Based in Toronto, Ontario, Nancy Matsumoto is a writer and editor who covers sustainable agriculture, food, sake, arts and culture.

Archival posts from my former blog, Walking and Talking

With Sake, Rules Are Made to be Broken: In the Class with John Gauntner




I'm in Las Vegas now, for John Gauntner's sake professional course. John is the foremost non-Japanese expert on sake, and the rise in popularity of his professional courses is testament both to his skill as a teacher and to the growing popularity of premium sake in the U.S. He's taught the course over 30 times, and this, he told us, was his largest class ever, at 70 people. 

The three-day course packs a massive informational punch, but some of the best parts are John's digressions and stories. Here's one he told to prove two important and related points: one, "exceptions abound" to any rules of thumb that you might try to apply to sake, and two, you can "rest assured that some of what is taught here will be contradicted by someone somewhere along the line." 

To prove his point, John told the story of visiting the Dassai brewery in Yamaguchi Prefecture about 10 or 15 years ago, to meet its president, Kazuhiro Sakurai. It is unusual for sake presidents to also serve as master brewer, or  toji, of their breweries, and Sakurai was no exception. One day, though, his toji quit on him, and Sakurai was in a bind. Impulsively, he decided he would take over as toji. He shook up a lot of things, including the brewing schedule. Instead of brewing for six months of the year, which is the way things have traditionally been done, he started brewing year round. To solve the problem of not having freshly harvested fall rice year round to brew with, he decided to freeze part of his rice crop to use in summer. He let John in on the secret to making good sake with this method: you had to mill, or polish the rice before freezing.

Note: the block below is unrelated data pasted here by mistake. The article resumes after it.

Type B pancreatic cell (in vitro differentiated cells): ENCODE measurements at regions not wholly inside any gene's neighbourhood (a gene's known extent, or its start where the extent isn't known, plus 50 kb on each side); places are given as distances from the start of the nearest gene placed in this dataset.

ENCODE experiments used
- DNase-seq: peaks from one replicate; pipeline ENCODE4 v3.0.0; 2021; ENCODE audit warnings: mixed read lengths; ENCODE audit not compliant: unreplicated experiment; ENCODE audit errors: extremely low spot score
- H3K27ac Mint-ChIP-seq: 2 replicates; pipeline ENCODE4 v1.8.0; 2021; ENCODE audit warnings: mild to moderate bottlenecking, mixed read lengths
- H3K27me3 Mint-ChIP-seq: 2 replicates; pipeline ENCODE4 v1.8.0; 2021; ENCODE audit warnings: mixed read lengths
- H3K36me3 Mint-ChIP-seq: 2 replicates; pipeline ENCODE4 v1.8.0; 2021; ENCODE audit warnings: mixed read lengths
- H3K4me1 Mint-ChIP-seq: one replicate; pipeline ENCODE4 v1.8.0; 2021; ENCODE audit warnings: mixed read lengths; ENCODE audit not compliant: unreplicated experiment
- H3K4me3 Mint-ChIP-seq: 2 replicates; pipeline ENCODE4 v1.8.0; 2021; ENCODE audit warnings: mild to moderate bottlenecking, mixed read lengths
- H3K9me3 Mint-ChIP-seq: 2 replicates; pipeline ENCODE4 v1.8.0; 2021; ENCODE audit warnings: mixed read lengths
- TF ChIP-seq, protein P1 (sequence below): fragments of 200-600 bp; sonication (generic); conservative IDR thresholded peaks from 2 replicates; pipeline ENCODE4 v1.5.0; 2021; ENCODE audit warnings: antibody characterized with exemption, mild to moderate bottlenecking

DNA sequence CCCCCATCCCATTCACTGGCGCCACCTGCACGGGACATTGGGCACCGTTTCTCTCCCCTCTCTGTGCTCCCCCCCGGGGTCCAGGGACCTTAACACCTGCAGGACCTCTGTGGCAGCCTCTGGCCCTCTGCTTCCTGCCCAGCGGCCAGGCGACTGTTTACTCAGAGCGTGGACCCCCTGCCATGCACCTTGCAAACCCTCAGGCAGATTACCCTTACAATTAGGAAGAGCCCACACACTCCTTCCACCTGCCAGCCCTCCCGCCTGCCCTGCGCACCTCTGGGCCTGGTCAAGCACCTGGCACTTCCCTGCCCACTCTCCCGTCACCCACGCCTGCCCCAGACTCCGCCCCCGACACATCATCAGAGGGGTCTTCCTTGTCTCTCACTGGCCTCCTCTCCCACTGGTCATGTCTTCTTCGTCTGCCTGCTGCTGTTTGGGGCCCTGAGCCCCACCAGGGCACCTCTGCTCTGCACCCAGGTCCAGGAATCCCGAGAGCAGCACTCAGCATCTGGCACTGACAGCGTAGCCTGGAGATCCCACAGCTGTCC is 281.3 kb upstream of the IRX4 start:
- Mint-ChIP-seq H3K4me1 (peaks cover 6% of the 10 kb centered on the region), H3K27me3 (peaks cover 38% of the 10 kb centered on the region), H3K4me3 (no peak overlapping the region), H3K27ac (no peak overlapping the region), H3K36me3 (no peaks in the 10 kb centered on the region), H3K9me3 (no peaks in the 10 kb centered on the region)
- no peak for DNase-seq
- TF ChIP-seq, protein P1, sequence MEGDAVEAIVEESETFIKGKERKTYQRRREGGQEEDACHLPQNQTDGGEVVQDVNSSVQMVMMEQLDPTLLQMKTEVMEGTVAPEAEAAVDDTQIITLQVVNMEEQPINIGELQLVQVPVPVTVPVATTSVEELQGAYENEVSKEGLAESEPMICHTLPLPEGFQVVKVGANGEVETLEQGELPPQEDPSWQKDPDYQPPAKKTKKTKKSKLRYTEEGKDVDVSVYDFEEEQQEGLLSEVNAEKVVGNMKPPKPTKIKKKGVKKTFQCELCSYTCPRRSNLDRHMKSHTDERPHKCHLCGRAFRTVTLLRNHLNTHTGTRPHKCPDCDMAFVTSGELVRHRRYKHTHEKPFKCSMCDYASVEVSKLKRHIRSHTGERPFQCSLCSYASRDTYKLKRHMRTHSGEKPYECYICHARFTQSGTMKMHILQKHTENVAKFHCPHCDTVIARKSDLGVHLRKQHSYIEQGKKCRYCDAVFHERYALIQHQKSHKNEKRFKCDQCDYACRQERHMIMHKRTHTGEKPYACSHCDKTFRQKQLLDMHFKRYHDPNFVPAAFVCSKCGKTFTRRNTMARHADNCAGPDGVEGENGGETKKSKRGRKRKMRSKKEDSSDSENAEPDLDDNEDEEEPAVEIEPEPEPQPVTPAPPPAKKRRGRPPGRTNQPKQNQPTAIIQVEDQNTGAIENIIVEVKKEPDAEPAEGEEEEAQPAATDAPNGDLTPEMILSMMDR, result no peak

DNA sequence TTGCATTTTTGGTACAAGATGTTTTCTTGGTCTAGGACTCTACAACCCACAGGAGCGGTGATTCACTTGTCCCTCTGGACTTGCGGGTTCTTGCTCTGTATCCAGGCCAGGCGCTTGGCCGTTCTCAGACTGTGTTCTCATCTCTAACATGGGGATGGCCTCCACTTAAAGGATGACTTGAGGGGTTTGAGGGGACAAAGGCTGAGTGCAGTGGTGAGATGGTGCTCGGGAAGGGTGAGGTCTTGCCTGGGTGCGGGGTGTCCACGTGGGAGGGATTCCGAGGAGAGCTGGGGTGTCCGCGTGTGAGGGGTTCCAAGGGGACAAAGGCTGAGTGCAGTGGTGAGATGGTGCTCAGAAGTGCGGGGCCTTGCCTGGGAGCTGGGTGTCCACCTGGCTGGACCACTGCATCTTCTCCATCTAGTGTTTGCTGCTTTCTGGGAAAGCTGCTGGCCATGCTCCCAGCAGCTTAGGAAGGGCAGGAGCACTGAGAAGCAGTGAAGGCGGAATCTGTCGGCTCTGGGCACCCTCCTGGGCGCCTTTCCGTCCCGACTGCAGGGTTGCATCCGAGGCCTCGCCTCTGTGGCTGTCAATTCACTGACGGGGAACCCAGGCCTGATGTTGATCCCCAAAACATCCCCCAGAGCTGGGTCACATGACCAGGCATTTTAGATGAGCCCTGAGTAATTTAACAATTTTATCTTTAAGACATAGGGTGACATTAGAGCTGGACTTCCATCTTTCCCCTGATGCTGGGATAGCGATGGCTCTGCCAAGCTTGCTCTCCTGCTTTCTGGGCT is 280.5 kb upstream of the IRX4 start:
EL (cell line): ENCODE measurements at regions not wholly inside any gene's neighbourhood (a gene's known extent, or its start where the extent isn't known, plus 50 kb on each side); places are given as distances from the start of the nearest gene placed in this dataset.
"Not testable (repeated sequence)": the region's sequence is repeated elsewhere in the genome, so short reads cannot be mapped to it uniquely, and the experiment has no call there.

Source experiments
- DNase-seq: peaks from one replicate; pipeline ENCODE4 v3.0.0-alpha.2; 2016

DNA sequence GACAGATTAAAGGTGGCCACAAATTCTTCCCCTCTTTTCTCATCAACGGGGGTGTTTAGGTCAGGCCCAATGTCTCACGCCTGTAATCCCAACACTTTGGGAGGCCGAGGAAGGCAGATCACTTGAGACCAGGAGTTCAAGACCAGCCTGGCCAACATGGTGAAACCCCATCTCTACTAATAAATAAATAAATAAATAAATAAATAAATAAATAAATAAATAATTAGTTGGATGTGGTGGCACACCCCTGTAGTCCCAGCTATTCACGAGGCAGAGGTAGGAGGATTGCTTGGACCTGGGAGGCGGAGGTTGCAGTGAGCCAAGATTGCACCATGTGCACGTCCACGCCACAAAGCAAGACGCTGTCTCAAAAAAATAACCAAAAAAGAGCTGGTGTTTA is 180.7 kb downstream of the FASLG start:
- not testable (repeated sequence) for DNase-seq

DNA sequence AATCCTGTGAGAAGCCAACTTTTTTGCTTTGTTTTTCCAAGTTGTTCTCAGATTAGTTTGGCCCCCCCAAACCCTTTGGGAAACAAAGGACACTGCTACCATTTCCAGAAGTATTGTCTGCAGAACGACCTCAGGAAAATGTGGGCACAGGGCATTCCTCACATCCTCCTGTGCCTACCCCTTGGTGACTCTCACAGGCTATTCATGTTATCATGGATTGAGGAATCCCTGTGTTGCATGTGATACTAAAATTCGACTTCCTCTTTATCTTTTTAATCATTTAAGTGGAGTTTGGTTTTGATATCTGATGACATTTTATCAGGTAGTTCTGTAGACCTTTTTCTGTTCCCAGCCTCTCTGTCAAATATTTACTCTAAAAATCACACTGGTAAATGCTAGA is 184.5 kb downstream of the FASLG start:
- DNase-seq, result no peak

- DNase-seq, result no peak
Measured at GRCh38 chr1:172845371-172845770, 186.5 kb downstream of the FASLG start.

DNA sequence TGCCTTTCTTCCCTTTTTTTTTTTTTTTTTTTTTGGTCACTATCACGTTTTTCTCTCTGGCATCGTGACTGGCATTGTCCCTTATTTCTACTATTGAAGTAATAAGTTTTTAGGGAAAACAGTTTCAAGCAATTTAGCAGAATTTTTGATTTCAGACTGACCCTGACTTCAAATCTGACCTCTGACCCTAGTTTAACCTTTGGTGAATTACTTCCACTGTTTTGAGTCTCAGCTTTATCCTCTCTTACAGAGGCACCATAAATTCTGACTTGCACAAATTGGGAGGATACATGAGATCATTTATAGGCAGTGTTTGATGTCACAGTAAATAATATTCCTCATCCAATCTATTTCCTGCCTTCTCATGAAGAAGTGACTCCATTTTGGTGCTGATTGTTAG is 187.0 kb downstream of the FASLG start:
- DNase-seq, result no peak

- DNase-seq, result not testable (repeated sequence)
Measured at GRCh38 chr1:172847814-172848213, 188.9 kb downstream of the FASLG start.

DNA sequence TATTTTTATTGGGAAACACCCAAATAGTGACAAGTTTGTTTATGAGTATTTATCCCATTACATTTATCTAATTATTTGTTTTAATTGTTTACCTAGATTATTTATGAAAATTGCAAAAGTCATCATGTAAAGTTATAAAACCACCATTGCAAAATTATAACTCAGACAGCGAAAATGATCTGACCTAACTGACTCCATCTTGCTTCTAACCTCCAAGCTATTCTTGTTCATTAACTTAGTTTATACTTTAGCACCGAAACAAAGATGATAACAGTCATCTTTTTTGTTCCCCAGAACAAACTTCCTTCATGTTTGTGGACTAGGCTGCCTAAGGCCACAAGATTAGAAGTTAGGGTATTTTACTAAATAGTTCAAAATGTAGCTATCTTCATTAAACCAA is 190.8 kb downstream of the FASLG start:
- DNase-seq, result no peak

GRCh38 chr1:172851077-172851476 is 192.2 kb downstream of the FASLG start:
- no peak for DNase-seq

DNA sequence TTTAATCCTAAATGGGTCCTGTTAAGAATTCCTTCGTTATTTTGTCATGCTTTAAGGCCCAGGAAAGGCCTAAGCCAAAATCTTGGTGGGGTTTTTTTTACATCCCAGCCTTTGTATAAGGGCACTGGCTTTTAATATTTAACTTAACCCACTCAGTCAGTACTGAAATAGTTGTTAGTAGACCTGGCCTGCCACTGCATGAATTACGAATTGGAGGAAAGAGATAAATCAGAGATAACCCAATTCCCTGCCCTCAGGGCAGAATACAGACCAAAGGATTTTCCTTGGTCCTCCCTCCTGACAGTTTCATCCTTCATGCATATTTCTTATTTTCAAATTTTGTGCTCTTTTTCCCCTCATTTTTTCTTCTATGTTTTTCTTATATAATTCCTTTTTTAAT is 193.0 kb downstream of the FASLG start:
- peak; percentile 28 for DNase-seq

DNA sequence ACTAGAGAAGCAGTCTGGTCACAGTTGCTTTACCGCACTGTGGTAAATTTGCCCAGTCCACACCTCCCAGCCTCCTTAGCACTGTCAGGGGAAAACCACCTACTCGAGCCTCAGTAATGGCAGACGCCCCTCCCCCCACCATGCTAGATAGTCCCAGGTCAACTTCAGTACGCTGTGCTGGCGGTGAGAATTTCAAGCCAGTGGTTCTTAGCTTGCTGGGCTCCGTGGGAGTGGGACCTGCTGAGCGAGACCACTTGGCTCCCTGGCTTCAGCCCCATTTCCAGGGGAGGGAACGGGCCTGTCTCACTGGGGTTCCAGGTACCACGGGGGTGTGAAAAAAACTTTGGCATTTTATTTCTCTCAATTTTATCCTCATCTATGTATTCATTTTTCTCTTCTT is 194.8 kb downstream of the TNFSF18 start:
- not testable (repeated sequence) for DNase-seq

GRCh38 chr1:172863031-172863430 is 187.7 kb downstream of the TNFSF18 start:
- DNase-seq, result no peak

Some time later, John visited the Rihaku Brewery in Shimane Prefecture. Chatting with the brewery president, he learned that Rihaku makes a special New Year's sake that ships every year on New Year's Day. But if they used local rice harvested in October, they would not have completed sake ready to ship on time for New Year's Day. So they decided to use rice from the previous year, which they had frozen. His secret? "You must not mill the rice before you freeze it."

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